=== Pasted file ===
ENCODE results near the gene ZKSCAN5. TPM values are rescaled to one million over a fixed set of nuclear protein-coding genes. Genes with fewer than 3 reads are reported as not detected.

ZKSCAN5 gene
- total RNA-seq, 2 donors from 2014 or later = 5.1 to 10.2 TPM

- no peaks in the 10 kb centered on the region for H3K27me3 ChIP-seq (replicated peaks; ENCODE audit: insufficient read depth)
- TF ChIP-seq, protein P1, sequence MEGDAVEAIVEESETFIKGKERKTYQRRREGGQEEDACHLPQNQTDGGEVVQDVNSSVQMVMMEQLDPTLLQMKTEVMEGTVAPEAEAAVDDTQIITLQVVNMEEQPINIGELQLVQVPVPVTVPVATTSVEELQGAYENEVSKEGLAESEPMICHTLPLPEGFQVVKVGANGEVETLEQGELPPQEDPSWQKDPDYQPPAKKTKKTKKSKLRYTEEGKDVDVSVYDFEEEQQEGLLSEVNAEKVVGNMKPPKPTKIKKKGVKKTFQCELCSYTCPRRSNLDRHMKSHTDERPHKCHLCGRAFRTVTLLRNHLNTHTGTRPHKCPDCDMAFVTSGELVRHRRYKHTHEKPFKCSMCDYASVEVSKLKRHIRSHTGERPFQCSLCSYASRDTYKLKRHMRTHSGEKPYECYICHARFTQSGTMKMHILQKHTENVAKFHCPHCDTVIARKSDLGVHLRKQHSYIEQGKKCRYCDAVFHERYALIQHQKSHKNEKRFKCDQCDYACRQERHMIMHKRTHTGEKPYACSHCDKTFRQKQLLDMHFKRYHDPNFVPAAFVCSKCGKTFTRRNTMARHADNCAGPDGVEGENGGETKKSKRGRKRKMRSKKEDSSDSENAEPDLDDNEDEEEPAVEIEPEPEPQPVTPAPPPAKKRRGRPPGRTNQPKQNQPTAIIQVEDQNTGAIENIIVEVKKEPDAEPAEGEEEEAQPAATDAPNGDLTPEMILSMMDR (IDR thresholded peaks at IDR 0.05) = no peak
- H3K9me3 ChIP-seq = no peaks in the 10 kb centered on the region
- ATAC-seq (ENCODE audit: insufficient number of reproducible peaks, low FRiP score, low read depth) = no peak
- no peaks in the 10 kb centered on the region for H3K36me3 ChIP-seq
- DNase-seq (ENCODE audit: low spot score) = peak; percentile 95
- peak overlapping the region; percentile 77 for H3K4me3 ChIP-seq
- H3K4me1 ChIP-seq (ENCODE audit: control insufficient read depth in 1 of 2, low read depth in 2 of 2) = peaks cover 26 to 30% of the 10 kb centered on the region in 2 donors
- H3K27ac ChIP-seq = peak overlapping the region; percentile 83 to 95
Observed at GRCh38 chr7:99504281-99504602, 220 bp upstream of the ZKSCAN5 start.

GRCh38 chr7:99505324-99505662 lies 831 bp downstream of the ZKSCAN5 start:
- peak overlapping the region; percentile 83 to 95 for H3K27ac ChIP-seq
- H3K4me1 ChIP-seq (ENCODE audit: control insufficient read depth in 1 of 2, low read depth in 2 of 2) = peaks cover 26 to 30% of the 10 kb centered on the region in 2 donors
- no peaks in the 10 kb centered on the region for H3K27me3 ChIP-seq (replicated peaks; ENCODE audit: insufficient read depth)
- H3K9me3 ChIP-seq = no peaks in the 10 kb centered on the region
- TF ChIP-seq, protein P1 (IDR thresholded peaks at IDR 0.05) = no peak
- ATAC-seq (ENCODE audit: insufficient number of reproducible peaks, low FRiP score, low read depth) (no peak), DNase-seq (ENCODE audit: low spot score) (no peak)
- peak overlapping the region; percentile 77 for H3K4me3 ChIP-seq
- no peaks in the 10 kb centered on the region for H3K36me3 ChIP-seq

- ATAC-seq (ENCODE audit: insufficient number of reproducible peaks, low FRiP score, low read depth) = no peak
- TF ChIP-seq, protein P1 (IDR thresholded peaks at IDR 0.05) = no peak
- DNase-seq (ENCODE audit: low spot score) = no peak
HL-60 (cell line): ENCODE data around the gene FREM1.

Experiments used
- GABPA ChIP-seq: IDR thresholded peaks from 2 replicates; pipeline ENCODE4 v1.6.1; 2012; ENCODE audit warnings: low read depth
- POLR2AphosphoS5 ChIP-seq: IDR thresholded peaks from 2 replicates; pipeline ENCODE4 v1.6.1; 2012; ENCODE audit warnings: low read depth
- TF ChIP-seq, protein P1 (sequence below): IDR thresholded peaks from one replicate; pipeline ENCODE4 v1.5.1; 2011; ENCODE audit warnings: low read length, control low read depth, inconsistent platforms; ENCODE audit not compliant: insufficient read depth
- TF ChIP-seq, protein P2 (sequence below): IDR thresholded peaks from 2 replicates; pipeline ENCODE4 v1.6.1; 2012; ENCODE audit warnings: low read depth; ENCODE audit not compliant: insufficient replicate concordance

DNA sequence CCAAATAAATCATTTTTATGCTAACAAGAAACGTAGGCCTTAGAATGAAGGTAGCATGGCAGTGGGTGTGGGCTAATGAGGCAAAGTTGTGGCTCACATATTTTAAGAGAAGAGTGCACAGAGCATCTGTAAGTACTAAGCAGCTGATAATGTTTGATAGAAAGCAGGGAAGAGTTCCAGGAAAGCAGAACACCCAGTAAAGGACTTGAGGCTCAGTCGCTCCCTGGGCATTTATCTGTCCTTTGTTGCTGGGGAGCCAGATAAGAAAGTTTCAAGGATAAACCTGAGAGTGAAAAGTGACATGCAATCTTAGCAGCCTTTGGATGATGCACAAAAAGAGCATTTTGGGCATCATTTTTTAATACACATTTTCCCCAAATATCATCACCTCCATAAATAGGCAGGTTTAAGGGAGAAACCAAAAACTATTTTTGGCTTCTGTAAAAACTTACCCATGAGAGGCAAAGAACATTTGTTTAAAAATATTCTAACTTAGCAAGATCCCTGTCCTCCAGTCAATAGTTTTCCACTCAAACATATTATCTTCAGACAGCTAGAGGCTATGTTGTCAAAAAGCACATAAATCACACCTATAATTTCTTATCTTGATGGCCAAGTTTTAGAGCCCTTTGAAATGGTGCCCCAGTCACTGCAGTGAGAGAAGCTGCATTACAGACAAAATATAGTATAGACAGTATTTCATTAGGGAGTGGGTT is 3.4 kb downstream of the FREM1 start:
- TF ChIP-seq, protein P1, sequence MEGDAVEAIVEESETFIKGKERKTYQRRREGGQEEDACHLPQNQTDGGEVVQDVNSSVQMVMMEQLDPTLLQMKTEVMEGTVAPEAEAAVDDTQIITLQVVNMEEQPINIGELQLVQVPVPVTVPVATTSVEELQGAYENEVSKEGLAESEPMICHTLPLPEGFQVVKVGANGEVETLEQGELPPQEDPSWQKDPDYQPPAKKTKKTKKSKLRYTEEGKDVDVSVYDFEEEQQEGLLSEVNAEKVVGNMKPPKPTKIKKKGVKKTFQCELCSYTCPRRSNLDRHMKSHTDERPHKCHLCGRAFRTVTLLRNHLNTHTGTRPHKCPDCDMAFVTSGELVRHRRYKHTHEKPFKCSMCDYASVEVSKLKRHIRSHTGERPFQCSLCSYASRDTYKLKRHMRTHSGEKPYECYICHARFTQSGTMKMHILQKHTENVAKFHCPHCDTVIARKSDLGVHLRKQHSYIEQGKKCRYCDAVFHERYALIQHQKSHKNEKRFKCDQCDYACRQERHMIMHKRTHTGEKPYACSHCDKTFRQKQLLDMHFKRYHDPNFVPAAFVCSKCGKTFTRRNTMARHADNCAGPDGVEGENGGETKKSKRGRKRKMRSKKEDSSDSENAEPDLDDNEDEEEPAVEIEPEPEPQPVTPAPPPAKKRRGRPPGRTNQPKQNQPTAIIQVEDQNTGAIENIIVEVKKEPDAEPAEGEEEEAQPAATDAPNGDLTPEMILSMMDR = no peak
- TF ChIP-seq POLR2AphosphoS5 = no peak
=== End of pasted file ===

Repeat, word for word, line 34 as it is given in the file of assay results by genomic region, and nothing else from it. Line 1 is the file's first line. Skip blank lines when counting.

- TF ChIP-seq POLR2AphosphoS5 = no peak